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Media Group Names Iraq as Most Dangerous Place for Journalists


The Committee to Protect Journalists says 55 journalists were killed last year in direct connection with their work. This finding is highlighted in the group's just-released annual report, called Attacks on the Press in 2006. VOA's Stephanie Ho has more from Washington.

The New York-based Committee to Protect Journalists' annual report says the 55 journalists were killed because they were doing their jobs. In addition, the organization is still investigating 27 other deaths to determine whether they were work related.

The CPJ report says the most dangerous country for reporters last year was Iraq, where 32 journalists were killed. The group points out that most of the media casualties it recorded in 2006 were Iraqis, and that for the first time, murder surpassed crossfire as the cause of death.

The number of deaths are about half what has been reported by other media freedom groups. CPJ Executive Director Joel Simon acknowledged the discrepancy.

"We take a very narrow approach because we use these cases for our advocacy, and we want to make sure that when we go into meetings with government officials, and we say a journalist was killed for his or her work, we're able to demonstrate that conclusively through our research," said Joel Simon.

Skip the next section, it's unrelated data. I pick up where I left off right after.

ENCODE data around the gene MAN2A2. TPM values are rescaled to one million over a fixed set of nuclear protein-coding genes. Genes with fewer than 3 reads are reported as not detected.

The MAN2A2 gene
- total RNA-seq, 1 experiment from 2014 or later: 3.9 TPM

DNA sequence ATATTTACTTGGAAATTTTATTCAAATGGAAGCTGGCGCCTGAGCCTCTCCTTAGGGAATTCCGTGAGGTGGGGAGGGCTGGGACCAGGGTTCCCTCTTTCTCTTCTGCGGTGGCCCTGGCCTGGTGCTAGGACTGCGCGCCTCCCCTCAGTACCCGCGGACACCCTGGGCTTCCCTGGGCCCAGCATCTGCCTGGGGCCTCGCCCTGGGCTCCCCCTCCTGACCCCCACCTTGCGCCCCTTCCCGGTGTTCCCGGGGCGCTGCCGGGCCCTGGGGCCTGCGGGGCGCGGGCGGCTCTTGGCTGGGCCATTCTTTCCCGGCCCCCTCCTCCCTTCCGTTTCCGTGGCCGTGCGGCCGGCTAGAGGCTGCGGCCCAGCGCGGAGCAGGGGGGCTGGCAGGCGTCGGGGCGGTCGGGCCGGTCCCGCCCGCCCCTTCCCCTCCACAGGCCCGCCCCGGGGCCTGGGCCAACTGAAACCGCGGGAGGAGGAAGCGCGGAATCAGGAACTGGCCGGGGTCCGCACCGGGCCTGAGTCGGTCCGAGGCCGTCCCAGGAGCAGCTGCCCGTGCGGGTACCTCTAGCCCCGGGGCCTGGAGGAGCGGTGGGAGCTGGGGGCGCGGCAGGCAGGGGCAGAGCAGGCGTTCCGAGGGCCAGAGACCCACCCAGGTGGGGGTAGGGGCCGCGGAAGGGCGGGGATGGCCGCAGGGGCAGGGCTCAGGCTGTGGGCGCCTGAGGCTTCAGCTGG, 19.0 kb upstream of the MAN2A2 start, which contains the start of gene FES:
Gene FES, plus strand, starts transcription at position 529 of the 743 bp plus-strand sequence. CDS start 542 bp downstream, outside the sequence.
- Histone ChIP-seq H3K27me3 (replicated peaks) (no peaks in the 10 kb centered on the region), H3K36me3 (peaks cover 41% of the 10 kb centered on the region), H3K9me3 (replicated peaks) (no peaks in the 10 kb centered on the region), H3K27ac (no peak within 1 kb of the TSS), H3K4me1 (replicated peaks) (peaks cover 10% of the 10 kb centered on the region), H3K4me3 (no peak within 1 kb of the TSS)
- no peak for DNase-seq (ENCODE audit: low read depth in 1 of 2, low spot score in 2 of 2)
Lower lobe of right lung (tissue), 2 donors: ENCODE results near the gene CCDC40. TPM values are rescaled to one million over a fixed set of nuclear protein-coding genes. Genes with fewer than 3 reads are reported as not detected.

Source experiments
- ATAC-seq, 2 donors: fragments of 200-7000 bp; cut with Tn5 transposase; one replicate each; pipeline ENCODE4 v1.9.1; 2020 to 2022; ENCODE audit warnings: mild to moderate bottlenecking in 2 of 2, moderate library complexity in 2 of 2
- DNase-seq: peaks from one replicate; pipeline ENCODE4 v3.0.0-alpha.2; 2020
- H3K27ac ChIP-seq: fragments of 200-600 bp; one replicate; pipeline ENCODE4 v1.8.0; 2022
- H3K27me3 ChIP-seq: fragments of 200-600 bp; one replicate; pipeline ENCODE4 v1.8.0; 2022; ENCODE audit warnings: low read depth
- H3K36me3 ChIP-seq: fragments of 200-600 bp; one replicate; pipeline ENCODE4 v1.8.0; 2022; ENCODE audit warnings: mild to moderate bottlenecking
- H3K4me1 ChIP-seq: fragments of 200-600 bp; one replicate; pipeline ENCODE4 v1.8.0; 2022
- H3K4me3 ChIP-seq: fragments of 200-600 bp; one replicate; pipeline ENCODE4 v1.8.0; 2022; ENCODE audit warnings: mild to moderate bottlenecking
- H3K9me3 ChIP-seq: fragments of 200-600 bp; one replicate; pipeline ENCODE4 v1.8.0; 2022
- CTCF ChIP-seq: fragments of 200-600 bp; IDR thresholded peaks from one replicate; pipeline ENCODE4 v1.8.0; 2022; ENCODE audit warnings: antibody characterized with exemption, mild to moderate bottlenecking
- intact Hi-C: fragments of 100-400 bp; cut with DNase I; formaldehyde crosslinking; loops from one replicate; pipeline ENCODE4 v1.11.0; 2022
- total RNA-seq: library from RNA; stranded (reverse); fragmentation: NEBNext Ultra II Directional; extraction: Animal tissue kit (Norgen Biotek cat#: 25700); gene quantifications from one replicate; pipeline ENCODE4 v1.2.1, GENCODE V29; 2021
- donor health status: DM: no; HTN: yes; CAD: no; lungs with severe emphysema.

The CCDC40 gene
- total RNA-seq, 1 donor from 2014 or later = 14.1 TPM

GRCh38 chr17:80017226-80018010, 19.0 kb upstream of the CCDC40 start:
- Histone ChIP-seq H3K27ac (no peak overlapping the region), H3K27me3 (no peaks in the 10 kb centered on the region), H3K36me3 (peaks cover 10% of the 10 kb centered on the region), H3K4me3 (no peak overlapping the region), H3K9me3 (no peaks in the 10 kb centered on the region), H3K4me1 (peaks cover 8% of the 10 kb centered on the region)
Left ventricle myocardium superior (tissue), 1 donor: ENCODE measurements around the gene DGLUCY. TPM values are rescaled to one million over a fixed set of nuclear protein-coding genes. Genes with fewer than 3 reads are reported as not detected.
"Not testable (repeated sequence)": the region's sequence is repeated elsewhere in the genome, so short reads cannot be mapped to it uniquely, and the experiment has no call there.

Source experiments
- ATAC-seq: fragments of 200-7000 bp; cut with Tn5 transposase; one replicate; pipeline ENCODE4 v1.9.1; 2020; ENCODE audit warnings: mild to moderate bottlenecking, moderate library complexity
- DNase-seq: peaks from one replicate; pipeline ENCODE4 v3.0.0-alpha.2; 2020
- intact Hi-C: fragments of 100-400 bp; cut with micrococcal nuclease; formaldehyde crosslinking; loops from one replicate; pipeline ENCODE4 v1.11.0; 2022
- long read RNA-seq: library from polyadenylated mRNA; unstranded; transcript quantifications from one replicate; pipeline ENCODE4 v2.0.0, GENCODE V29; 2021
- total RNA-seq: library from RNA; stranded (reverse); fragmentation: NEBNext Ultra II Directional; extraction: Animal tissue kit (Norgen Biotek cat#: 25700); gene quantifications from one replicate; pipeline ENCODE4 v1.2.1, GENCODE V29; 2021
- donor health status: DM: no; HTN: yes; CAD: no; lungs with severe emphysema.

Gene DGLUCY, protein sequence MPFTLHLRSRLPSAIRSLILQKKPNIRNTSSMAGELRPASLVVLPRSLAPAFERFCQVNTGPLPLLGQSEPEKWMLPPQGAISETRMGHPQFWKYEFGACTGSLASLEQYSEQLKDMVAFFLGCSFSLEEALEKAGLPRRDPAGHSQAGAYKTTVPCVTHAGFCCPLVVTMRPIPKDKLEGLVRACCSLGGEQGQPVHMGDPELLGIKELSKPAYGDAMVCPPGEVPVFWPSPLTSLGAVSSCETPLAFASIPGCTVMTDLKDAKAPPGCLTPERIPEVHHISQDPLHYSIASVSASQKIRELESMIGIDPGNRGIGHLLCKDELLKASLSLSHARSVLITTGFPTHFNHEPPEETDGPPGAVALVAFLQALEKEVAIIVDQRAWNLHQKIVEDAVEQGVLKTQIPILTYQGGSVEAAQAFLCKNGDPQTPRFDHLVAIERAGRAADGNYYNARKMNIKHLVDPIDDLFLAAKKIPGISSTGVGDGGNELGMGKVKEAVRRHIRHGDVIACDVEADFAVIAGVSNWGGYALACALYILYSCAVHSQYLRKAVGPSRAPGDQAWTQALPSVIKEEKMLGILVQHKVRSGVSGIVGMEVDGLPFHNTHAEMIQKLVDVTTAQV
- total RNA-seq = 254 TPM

Simon added that his group's report comes to similar conclusions as other groups, such as Reporters Without Borders. He cited Iraq and China as an example of where the two groups overlap.

"The places that we're concerned about, the number of journalists in jail in China, there might be some discrepancy there, but we both agree that it's the world's leading jailer of journalists," he said. "The number of journalists killed in Iraq - it's a very, very difficult place to carry out research, and sometimes we come to slightly different conclusions, but do we both agree that Iraq is the most dangerous place in the world to be a journalist, an unprecedented risk, we do."

The report lists 31 cases of journalists jailed in China. More than half are Internet journalists, which the CPJ's Kristin Jones says is a worrying precedent.

"Asia has also become a crucial testing ground for the Internet," said Kristin Jones. "China's very sophisticated system of Internet control has become the envy of countries like Burma and Vietnam, which have also ramped up their efforts to control political content online."

Jones added that CPJ has been participating in efforts to encourage dialogue between human rights groups and the computer companies that sell China much of the equipment Beijing uses to control access to the Internet.

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